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Federal Prenatal Nondiscrimination Act (PRENDA) of 2016 (H.R. 4924)

This law was last updated on Oct 29, 2018


This law is Anti–Choice

State

Federal

Number

H.R. 4924

Status

Failed to Pass

Proposed

Apr 13, 2016

Sponsors

Co-sponsors: 96
Primary Sponsors: 1
Total Sponsors: 97

Topics

Sex- or Race-Selective Bans

Full Bill Text

www.congress.gov

H.R. 4924 would ban sex-selective and race-selective abortions.

The bill would impose criminal penalties on anyone who knowingly or knowingly attempts to

  1. perform an abortion knowing that the abortion is sought based on the sex, gender, color or race of the child, or the race of a parent;
  2. use force or the threat of force to intentionally injure or intimidate any person for the purpose of coercing a sex-selection abortion or race-selection abortion;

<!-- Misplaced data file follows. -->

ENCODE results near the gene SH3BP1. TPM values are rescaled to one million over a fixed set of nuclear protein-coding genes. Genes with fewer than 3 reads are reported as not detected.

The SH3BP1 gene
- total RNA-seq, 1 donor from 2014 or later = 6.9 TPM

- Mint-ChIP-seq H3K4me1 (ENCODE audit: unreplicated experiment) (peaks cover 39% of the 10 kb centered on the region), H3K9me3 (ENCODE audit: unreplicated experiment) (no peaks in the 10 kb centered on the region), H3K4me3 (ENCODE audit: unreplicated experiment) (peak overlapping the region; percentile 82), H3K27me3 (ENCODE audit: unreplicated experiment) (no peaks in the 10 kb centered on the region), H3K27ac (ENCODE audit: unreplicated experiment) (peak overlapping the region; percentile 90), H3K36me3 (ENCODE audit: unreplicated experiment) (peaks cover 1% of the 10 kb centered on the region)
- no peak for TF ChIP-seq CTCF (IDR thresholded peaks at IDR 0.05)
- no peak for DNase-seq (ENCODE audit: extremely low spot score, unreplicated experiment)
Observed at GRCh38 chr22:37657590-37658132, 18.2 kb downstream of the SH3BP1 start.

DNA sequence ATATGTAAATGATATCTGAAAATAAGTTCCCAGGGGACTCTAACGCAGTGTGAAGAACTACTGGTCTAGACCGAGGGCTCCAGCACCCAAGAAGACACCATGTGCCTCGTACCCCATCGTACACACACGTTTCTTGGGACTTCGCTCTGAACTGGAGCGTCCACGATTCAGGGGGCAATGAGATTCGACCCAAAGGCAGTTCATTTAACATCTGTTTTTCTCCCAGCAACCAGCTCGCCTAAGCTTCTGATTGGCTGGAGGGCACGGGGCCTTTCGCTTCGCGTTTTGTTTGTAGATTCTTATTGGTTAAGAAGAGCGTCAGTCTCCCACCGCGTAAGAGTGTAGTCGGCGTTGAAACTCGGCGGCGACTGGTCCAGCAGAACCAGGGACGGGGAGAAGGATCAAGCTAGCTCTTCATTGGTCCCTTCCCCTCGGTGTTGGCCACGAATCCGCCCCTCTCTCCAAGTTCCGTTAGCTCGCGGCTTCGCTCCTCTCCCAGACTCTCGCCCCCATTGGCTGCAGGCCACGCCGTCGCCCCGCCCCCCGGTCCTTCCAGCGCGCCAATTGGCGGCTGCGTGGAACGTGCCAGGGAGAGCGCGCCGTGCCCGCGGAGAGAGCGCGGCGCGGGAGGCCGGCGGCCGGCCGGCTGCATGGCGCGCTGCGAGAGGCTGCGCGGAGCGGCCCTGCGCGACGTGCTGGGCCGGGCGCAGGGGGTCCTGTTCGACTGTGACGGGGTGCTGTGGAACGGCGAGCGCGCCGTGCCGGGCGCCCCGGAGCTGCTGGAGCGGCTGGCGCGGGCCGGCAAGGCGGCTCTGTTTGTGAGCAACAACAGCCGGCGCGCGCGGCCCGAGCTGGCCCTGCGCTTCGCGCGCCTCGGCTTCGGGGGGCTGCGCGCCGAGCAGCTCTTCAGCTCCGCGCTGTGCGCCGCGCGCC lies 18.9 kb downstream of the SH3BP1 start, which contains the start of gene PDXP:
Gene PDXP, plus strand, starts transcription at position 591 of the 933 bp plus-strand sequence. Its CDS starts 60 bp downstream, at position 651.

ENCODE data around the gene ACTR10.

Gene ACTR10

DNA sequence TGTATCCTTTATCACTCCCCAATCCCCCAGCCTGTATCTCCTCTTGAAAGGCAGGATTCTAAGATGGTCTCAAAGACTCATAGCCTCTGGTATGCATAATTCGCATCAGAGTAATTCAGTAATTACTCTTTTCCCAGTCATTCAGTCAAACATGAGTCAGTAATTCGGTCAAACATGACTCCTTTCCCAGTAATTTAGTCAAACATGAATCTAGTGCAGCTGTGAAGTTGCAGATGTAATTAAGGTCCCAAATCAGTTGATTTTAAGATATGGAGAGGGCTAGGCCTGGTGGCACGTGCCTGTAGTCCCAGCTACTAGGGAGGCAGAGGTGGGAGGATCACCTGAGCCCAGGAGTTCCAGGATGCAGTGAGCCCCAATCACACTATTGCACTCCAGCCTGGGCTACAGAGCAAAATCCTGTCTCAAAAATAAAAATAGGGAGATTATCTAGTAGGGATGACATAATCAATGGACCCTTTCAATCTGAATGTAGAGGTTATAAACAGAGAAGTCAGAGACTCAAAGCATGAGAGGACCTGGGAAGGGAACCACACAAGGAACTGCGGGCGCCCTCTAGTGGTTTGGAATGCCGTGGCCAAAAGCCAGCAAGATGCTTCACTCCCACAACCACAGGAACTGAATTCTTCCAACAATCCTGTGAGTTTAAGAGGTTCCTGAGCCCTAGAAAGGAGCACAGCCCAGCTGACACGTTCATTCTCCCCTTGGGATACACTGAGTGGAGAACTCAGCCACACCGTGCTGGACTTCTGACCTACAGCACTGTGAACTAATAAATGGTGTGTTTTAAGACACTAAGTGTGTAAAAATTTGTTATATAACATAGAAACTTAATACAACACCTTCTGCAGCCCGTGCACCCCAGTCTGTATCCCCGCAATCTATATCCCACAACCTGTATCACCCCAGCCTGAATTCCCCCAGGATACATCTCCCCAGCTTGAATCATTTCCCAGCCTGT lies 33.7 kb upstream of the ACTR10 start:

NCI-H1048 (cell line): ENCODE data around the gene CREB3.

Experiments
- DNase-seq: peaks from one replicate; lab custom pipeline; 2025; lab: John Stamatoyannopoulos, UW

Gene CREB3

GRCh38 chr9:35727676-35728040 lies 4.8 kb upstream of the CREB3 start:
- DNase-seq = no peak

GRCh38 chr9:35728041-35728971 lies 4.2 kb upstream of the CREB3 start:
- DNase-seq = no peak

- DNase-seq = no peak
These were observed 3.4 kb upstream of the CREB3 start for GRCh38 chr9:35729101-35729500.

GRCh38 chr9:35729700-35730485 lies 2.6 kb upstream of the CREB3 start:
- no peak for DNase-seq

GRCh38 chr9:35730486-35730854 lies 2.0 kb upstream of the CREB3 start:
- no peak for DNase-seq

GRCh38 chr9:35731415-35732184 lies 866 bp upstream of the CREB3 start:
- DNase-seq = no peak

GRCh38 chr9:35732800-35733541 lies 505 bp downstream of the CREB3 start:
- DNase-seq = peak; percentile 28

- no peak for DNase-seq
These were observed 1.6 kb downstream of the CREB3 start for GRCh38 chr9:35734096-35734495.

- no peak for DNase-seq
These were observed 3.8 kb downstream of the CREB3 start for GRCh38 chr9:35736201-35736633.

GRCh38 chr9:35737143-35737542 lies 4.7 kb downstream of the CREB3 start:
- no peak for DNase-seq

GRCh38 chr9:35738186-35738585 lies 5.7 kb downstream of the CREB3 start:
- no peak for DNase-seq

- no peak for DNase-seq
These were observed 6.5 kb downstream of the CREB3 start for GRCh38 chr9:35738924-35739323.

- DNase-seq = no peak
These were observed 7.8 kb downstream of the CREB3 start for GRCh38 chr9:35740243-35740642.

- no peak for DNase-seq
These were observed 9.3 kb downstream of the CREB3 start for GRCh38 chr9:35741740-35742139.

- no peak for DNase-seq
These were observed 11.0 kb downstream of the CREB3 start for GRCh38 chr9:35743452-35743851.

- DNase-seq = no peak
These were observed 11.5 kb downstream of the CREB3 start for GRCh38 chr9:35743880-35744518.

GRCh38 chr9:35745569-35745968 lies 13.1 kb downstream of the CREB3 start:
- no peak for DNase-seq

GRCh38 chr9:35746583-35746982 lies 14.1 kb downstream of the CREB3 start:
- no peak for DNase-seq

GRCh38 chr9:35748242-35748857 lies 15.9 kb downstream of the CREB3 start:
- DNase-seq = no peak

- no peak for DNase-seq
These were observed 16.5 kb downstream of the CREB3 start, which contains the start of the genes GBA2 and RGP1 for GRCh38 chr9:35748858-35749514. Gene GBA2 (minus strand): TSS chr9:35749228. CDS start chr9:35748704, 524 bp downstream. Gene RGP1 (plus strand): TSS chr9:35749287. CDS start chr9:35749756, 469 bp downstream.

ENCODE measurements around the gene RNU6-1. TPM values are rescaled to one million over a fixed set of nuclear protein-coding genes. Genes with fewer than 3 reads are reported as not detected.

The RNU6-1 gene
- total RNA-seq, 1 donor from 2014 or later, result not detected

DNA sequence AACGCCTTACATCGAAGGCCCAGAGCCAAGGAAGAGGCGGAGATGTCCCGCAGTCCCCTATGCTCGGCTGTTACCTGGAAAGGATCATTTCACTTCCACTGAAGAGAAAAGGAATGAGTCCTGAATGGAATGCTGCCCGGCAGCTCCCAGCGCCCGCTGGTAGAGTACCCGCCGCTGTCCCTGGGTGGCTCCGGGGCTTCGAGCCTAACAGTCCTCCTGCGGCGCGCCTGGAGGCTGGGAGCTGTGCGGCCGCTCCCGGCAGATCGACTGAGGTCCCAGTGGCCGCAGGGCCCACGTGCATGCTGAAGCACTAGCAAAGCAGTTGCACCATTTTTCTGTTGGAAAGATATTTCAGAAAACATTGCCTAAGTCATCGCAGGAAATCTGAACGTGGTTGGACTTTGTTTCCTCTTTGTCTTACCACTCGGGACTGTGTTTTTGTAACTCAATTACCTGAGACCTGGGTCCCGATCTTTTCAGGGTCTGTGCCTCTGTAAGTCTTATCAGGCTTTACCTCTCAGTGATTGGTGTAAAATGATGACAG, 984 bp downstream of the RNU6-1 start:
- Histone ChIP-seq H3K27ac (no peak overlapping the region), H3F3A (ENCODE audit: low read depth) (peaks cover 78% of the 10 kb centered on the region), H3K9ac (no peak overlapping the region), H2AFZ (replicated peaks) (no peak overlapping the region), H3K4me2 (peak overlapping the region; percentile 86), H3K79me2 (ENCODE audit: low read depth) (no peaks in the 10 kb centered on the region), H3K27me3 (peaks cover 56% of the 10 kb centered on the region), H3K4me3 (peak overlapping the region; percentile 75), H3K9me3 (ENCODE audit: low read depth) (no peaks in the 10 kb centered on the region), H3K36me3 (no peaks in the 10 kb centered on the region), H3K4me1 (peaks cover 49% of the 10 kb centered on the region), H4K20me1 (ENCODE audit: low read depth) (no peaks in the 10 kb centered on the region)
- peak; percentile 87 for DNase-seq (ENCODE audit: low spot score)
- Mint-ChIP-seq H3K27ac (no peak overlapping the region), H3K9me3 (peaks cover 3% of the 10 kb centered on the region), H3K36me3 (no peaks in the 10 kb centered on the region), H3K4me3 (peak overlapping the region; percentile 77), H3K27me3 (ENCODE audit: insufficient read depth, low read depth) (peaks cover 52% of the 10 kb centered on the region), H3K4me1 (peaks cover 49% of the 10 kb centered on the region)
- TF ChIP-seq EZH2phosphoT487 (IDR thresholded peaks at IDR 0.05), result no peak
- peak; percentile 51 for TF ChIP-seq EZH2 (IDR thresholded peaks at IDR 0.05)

3. solicit or accept funds for the performance of such an abortion; or
  4. transport a patient into the United States or across a state line for the purpose of obtaining such an abortion.

The bill would authorize civil actions and injunctive relief.

The bill also would require a medical or mental health professional to report known or suspected violations to law enforcement authorities and would impose criminal penalties for a failure to so report. A health-care provider would not have an affirmative duty to inquire as to the motivation for the abortion.


Sex-selection abortions are not a widespread problem in the United States. However, anti-choice activists cite three studies documenting the use of sex-selection abortion primarily among a small number of immigrant women. The National Asian Pacific American Women’s Forum notes that a ban similar to the proposed Texas ban “targets and thus limits reproductive health access for Asian American & Pacific Islander women, who anti-choicers say are the ones guilty of this abortion practice. We know the real solution to ending the preference for sons in some families is getting to the root of the problem: gender inequity. If lawmakers truly want to help us, we call on them to promote equal pay, access to education, health equity, and ending violence against women.”


Related Legislation

Similar to S 48 (2015), S 13 (2013), and S 3290 (2012), all of which failed to pass.


People